India received $1.77 billion foreign direct investment in non-conventional energy sector from April 2014 to September 2016.
Around 4.32 lakh people were employed in the renewable energy sector in India in 2017, according to India Spend report that cited a recent analysis by the inter-governmental International Renewable Energy Agency (IRENA).
The renewable energy sector created 47,000 new job in the previous year, accounting for over 20 percent of 5 lakh new green jobs created globally.
The number of jobs in India’s green energy sector, excluding large hydropower projects, rose by 12 percent to 4.32 lakh people in 2017 from 3.85 lakh people in 2016, the report said.
The increase in number of jobs has been due to "gradually switching to clean energy in sync with their commitments under the Paris Climate Agreement 2015”.
"Renewable energy has become a pillar of low-carbon economic growth for governments all over the world, a fact reflected by the growing number of jobs created in the sector," Adnan Z Amin, director-general of IRENA, said in a statement.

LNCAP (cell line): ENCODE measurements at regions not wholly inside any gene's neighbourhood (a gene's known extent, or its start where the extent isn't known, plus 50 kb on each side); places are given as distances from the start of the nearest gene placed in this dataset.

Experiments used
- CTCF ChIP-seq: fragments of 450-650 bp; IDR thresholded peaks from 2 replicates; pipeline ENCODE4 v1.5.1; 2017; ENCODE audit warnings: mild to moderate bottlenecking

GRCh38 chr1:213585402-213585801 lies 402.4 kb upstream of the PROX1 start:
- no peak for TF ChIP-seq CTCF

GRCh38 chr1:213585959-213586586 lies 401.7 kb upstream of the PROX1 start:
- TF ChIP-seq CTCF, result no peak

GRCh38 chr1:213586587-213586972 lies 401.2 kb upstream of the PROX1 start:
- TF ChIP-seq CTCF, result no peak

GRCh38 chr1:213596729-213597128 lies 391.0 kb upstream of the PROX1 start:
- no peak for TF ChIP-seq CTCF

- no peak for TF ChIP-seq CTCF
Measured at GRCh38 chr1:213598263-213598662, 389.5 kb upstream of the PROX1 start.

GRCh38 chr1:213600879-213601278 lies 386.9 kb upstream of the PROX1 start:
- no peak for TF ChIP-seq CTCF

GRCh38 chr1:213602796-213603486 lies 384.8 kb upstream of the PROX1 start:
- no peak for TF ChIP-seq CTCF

The renewable energy sector has been growing in India because of several factors.
The government has opened routes for foreign investors to establish renewable energy-based power generation projects and collaborate with Indian firms on financial and technical levels.
India received $1.77 billion foreign direct investment (FDI) in non-conventional energy sector from April 2014 to September 2016.
The country has been working towards achieving the target of producing 175 GW by end-December 2022. Of the total target, 100 GW is to come from solar power, 60 GW from wind power, 10 GW from biomass and 5 GW from small hydropower.
India has installed 69 GW of cumulative renewable power capacity as of May 2018. India reported 4.8 GW of renewable capacity as of November 30, 2017, against a target of over 14 GW, which is way below the set target.The International Renewable Energy Agency said that the diversion of a national clean energy cess to subsidise Goods and services tax (GST)-induced losses and a new import duty to protect domestic manufacturers of solar equipment threaten could derail India’s ambitious 2022 target.